"The quartern loaf is a shilling — the weather is worse than it has been for half a century at this season of the year — the operative classes are in the delirium of strikes — Asiatic cholera is raging among us once more, and we have got a war mania. We only want war taxes and famine to make up the orthodox number of the plagues of England."
Signed: Karl Marx
BACKGROUND: The beginning of this article was published under "War" in The Eastern Question.
 On October 23 1853, during the transfer of part of the Russian Danubian fleet from Izmail to the region of Braila and Galatz, Russian ships and gunboats passing the fort of Isakchea exchanged artillery fire with the Turkish garrison there. The garrison suffered heavy losses as a result.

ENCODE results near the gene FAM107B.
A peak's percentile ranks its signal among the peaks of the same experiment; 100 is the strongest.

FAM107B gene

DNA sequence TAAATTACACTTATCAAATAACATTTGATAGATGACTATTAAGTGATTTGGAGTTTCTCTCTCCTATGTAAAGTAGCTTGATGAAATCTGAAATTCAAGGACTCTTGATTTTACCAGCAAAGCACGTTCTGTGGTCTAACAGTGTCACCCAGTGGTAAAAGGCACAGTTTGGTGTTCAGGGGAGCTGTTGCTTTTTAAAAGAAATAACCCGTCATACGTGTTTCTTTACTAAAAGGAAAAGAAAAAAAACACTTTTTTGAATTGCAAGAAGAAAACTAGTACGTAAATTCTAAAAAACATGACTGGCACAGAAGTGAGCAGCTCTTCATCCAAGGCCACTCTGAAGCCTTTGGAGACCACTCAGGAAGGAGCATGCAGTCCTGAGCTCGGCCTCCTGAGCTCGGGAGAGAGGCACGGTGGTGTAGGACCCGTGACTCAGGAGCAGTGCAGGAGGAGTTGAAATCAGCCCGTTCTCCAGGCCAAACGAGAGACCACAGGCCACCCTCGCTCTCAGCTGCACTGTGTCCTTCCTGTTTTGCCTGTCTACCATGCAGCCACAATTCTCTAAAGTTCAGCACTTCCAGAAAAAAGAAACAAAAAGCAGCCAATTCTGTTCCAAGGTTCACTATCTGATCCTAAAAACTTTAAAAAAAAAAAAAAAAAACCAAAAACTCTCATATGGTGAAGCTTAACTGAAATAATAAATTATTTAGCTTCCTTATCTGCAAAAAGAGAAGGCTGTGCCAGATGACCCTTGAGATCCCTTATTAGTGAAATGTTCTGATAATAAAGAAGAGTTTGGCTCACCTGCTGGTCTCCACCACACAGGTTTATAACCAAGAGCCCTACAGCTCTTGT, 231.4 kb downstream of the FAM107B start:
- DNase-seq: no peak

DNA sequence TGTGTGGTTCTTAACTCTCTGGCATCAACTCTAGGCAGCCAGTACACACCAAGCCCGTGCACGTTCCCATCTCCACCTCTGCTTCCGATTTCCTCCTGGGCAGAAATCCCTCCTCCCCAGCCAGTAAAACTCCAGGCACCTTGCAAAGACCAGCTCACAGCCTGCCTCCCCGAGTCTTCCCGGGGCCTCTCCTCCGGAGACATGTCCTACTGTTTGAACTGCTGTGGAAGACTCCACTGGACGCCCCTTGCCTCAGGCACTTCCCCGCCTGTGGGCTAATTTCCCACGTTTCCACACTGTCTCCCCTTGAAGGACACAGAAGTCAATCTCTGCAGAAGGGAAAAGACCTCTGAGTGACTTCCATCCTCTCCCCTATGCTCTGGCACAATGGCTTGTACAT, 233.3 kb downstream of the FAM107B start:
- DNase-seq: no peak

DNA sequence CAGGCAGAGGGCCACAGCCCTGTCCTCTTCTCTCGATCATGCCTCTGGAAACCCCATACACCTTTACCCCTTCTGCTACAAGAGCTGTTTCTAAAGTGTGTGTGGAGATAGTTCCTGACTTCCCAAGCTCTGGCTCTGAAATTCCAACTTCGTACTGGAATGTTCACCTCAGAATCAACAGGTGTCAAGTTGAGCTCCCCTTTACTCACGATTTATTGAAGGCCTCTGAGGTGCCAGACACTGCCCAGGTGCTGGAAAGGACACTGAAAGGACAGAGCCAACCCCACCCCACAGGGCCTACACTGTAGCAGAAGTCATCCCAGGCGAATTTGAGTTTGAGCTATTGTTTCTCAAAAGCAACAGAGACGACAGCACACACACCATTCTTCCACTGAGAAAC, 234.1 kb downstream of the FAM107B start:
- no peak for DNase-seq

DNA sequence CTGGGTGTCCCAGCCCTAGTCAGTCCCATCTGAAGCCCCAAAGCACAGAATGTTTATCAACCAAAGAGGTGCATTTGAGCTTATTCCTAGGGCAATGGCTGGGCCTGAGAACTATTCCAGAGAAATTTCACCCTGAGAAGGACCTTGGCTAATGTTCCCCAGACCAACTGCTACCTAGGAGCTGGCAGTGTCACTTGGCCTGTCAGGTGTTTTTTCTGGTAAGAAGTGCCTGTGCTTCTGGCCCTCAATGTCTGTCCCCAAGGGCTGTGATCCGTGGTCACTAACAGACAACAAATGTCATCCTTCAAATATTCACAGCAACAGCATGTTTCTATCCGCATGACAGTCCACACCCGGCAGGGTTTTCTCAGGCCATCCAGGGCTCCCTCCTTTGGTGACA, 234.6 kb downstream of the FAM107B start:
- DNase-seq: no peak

A reference to the Committee at rue de Poitiers — the leading body of the so-called Party of Order, which was a coalition of two monarchist factions in France: the Legitimists (supporters of the Bourbon dynasty) and the Orleanists (those of the Orleans dynasty). This party of the wealthy conservative bourgeoisie, formed in 1848, held key posts in the Legislative Assembly of the Second Republic from 1849 until the coup d'état of December 2 1851. The failure of its policy was used by supporters of Louis Bonaparte in the Bourbonists interests. General Baraguay d'Hilliers, who supported the Committee during the Republic, sided with the Bonapartists on the eve of the coup.